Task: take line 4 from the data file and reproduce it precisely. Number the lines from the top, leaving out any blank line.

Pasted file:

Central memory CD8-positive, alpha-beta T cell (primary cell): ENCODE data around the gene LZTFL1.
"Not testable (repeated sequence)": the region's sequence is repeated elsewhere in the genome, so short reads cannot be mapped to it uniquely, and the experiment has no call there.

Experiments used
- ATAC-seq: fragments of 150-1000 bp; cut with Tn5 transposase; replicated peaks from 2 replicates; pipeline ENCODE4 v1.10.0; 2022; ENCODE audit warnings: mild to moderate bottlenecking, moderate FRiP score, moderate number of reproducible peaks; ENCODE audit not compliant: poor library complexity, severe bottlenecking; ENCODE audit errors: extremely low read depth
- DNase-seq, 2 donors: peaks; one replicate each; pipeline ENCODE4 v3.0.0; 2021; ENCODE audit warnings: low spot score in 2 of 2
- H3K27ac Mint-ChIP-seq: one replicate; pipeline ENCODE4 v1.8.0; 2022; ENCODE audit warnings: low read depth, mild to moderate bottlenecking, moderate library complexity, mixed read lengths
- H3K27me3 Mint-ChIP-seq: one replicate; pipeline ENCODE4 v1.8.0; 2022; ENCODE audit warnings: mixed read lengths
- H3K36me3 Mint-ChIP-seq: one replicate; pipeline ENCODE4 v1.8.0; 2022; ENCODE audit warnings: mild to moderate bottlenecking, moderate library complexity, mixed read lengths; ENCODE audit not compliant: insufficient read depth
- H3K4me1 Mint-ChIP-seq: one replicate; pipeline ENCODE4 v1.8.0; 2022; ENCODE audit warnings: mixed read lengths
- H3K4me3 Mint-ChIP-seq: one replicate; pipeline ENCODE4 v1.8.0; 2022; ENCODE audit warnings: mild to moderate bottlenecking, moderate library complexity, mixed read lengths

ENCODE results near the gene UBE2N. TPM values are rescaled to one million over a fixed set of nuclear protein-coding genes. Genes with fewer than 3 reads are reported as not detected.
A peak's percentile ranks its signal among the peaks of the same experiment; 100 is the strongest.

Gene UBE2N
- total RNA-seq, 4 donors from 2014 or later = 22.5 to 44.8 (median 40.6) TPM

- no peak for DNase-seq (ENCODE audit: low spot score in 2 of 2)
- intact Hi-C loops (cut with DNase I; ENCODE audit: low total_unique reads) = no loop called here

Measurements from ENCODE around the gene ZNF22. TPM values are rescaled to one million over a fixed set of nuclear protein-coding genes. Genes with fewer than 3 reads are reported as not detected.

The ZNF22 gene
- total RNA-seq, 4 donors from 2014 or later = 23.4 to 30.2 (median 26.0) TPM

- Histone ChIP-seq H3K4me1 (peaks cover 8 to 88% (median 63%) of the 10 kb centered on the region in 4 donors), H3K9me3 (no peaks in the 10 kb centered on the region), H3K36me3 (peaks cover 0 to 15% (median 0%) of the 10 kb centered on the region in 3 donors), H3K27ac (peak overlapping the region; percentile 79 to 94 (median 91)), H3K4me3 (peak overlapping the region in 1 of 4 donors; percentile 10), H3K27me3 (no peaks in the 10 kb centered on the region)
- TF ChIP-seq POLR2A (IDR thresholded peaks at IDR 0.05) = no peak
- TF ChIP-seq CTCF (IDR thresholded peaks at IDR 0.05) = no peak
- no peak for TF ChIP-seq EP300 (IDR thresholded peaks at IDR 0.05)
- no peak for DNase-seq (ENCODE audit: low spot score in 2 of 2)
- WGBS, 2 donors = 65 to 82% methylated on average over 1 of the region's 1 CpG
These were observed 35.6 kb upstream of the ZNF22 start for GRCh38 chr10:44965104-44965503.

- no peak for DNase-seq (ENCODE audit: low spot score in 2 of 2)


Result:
- ATAC-seq: fragments of 150-1000 bp; cut with Tn5 transposase; replicated peaks from 2 replicates; pipeline ENCODE4 v1.10.0; 2022; ENCODE audit warnings: mild to moderate bottlenecking, moderate FRiP score, moderate number of reproducible peaks; ENCODE audit not compliant: poor library complexity, severe bottlenecking; ENCODE audit errors: extremely low read depth